And did The Normal Heart break mine? Not as much as the stage version is the honest answer. But, I say this with the caveat that maybe it will more on repeat viewings. I was on edge, waiting for the answer to the question 'will it be good' that I didn't engage as fully as I might have. So I reserve judgement fully. I do know that there were moments where I felt something breaking. When I saw Stephen Spinella yes, but also when Tommy spoke at the funeral,  when Ned takes care of Feliz, and many other moments. The moment that really got me however was the 'I belong to a culture speech' Ned Weeks says the following; 

'I belong to a culture that includes Proust, Henry James, Tchaikovsky, Cole Porter, Plato, Socrates, Aristotle, Alexander the Great, Michelangelo, Leonardo da Vinci, Christopher Marlowe, Walt Whitman, Herman Melville, Tennessee Williams, Byron, E. M. Forster, Lorca, Auden, Francis Bacon, James Baldwin, Harry Stack Sullivan, John Maynard Keynes, Dag Hammarskjold These are not invisible men.'

As the speech goes on, I truly felt the emotion of the piece. What I felt were Larry Kramer's words. Because through all this, it's Kramer's writing that still rings true, that still hits where it hurts and is still so utterly desperate after all these years.

Much was made, when the film came out, of why? why do we need this film? why now? To answer the last question first, is perhaps to answer all three. Because it took this long to get here. Because it's taken years of fighting to get a film made. Because still there is reluctance to address these issues, to commit them to film and air them in public. Because while it is fiction, Kramer's play is also historical record. Why do we need the film then? because despite this historical track record things still remain a certain way. Things have changed yes, for people with AIDS, for gay people. But not nearly enough. And the fight that Kramer depicts still goes on, for recognition, for support. AIDS is still an issue, in America in Britain, all around the world. Finally why make this film? well to remember those involved. To remember what Larry Kramer and his friends did, and why they had to do it. Why do we make art about any historical event? because in remembering someday someone will hopefully learn. In this case history is not quite over anyway. We still need people like Larry Kramer to shout.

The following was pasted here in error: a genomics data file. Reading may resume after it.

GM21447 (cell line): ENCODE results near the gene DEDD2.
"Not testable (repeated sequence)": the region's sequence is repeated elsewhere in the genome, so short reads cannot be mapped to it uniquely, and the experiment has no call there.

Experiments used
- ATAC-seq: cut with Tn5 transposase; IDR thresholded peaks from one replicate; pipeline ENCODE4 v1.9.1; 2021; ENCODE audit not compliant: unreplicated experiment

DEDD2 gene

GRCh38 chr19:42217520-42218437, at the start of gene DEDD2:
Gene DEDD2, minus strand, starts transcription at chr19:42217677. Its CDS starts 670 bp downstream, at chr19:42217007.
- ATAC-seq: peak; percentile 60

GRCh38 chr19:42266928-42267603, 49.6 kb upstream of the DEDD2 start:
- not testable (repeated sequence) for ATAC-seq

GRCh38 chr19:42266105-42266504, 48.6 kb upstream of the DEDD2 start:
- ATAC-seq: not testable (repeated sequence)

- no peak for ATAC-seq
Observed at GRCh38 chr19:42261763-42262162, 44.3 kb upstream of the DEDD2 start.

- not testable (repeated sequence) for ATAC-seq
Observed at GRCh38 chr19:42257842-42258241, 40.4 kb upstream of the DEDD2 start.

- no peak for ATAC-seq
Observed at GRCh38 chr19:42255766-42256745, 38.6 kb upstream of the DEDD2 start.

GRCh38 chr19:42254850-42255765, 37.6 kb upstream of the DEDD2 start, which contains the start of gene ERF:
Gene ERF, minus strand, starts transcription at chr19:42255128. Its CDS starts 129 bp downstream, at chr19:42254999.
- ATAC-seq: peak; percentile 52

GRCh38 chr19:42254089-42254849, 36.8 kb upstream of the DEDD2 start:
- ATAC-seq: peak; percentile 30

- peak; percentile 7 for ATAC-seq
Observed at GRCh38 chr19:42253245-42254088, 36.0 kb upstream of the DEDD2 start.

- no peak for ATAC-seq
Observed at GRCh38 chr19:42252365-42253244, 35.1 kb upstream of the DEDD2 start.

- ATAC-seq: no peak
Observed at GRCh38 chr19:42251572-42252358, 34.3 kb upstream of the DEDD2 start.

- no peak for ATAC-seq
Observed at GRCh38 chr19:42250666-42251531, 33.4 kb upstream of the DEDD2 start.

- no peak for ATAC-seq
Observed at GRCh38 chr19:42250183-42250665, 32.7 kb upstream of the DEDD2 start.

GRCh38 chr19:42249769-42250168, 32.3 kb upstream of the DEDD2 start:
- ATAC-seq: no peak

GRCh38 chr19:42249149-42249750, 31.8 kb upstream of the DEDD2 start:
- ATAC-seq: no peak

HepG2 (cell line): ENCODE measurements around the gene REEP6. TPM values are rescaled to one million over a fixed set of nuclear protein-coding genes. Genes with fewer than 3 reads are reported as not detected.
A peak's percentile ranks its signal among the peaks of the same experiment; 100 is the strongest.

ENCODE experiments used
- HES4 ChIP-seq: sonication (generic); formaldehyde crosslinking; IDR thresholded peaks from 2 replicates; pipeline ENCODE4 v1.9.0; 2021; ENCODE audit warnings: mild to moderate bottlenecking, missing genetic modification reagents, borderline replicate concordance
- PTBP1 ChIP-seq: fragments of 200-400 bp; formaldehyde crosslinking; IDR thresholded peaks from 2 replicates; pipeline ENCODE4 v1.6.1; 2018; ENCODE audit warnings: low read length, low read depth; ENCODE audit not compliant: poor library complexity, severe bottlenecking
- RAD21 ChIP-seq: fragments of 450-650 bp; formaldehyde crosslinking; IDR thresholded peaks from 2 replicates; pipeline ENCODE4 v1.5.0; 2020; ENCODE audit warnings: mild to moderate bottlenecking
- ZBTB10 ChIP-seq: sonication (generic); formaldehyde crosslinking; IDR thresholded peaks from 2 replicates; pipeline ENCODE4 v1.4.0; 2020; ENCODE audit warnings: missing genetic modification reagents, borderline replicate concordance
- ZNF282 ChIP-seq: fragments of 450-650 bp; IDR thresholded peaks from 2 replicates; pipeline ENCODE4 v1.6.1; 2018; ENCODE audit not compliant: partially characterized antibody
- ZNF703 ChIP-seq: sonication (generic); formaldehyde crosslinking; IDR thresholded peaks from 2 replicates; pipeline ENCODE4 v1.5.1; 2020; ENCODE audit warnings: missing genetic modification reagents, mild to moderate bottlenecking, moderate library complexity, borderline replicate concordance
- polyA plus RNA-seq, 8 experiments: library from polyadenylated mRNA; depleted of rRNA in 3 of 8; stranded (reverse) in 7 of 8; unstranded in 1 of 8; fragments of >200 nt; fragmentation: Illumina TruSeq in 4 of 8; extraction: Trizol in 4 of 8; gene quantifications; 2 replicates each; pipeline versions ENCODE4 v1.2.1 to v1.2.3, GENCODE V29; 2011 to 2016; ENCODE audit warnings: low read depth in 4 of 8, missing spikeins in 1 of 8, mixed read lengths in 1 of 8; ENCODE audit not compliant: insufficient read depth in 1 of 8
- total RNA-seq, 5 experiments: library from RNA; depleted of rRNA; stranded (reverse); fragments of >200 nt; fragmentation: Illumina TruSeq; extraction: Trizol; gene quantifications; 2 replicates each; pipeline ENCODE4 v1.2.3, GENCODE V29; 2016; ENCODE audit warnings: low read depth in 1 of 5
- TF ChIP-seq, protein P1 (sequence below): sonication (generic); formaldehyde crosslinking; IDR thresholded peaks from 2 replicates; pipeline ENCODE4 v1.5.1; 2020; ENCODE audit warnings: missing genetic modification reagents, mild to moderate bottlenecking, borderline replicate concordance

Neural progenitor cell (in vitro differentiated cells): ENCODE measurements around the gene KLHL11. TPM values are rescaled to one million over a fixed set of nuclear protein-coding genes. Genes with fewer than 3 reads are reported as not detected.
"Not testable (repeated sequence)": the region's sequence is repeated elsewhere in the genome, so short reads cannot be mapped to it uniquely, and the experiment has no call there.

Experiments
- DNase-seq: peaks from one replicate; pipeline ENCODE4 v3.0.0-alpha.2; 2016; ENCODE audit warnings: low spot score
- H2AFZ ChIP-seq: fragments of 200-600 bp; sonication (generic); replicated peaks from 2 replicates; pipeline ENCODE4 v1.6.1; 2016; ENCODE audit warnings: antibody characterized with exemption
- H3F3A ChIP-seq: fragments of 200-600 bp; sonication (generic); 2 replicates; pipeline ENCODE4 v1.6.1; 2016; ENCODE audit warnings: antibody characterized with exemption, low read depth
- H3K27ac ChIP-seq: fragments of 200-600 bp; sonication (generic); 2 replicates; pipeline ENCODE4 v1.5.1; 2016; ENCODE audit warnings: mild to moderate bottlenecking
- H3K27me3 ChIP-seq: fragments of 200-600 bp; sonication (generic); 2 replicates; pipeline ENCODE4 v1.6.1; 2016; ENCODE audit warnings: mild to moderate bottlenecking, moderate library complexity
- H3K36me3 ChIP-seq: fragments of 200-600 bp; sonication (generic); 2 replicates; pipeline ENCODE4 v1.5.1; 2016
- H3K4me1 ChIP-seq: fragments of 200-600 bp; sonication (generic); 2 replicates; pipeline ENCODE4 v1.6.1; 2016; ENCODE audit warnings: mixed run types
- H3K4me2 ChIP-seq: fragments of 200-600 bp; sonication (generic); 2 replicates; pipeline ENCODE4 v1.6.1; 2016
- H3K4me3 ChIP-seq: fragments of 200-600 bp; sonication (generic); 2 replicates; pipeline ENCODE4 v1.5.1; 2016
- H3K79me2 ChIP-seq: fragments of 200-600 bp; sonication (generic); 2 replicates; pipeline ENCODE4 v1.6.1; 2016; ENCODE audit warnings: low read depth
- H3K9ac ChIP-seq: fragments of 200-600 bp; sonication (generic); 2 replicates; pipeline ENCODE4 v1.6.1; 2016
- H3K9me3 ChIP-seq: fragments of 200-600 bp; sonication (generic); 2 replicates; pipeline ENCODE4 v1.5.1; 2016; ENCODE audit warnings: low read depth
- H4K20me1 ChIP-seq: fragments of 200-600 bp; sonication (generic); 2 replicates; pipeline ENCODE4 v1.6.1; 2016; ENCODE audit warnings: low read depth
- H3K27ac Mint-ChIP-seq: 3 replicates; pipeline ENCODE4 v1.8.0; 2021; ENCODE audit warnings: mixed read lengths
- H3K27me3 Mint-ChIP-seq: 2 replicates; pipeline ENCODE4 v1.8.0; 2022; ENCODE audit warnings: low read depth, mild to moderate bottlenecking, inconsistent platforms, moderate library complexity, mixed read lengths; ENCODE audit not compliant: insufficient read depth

Monday, 30 June 2014

The Drowned Man (round 2)

Last Friday I went for round two (and sadly final round) of Punchdrunk's 'The Drowned Man' write up here, for my own memory and anyone who is interested in that sort of thing!

The account of my first encounter is here:

I went to round two, after much deliberation with no plan. I decided that letting my nose and instincts guide me the first time served me well. And as I wouldn't have the luxury of multiple visits to see everything I wanted to see, I felt I'd have a more enjoyable time just letting it happen. I had a few vague 'wants' some of which happened some didn't, and as is the Punchdrunk way, some things I didn't think I'd bother with, I did and they turned out to be the best parts!

I was in the first lift (I think? someone who was with me could probably correct...) for those keeping score, and wanting to know which cast member I'm talking about it was Friday 27th 5pm show.